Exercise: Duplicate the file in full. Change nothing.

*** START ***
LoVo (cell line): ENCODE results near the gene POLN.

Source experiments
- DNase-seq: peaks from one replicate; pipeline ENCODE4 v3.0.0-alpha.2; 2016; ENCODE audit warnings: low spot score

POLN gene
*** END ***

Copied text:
LoVo (cell line): ENCODE results near the gene POLN.

Source experiments
- DNase-seq: peaks from one replicate; pipeline ENCODE4 v3.0.0-alpha.2; 2016; ENCODE audit warnings: low spot score

POLN gene